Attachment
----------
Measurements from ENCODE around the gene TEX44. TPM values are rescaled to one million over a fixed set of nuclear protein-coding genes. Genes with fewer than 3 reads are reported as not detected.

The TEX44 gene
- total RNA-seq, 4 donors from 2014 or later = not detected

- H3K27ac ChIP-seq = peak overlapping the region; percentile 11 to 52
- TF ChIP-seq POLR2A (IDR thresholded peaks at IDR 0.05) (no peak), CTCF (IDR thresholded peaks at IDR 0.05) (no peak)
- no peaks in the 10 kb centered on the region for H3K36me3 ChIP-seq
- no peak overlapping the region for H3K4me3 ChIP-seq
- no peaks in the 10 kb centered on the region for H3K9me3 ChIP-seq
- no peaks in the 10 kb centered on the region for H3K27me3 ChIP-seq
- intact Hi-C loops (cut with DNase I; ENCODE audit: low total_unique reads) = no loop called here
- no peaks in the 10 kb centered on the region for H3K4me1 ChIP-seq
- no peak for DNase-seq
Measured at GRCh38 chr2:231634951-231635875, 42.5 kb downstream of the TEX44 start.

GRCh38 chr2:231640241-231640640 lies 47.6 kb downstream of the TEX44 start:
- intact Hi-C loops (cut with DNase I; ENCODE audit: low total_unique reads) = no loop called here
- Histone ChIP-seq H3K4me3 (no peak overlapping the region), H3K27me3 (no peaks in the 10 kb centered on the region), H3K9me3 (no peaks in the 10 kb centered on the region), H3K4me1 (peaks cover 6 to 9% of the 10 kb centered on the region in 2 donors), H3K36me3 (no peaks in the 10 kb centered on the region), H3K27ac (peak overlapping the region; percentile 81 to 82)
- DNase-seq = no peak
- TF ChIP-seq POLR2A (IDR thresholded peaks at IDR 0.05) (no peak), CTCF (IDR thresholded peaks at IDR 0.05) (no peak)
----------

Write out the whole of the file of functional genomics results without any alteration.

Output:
Measurements from ENCODE around the gene TEX44. TPM values are rescaled to one million over a fixed set of nuclear protein-coding genes. Genes with fewer than 3 reads are reported as not detected.

The TEX44 gene
- total RNA-seq, 4 donors from 2014 or later = not detected

- H3K27ac ChIP-seq = peak overlapping the region; percentile 11 to 52
- TF ChIP-seq POLR2A (IDR thresholded peaks at IDR 0.05) (no peak), CTCF (IDR thresholded peaks at IDR 0.05) (no peak)
- no peaks in the 10 kb centered on the region for H3K36me3 ChIP-seq
- no peak overlapping the region for H3K4me3 ChIP-seq
- no peaks in the 10 kb centered on the region for H3K9me3 ChIP-seq
- no peaks in the 10 kb centered on the region for H3K27me3 ChIP-seq
- intact Hi-C loops (cut with DNase I; ENCODE audit: low total_unique reads) = no loop called here
- no peaks in the 10 kb centered on the region for H3K4me1 ChIP-seq
- no peak for DNase-seq
Measured at GRCh38 chr2:231634951-231635875, 42.5 kb downstream of the TEX44 start.

GRCh38 chr2:231640241-231640640 lies 47.6 kb downstream of the TEX44 start:
- intact Hi-C loops (cut with DNase I; ENCODE audit: low total_unique reads) = no loop called here
- Histone ChIP-seq H3K4me3 (no peak overlapping the region), H3K27me3 (no peaks in the 10 kb centered on the region), H3K9me3 (no peaks in the 10 kb centered on the region), H3K4me1 (peaks cover 6 to 9% of the 10 kb centered on the region in 2 donors), H3K36me3 (no peaks in the 10 kb centered on the region), H3K27ac (peak overlapping the region; percentile 81 to 82)
- DNase-seq = no peak
- TF ChIP-seq POLR2A (IDR thresholded peaks at IDR 0.05) (no peak), CTCF (IDR thresholded peaks at IDR 0.05) (no peak)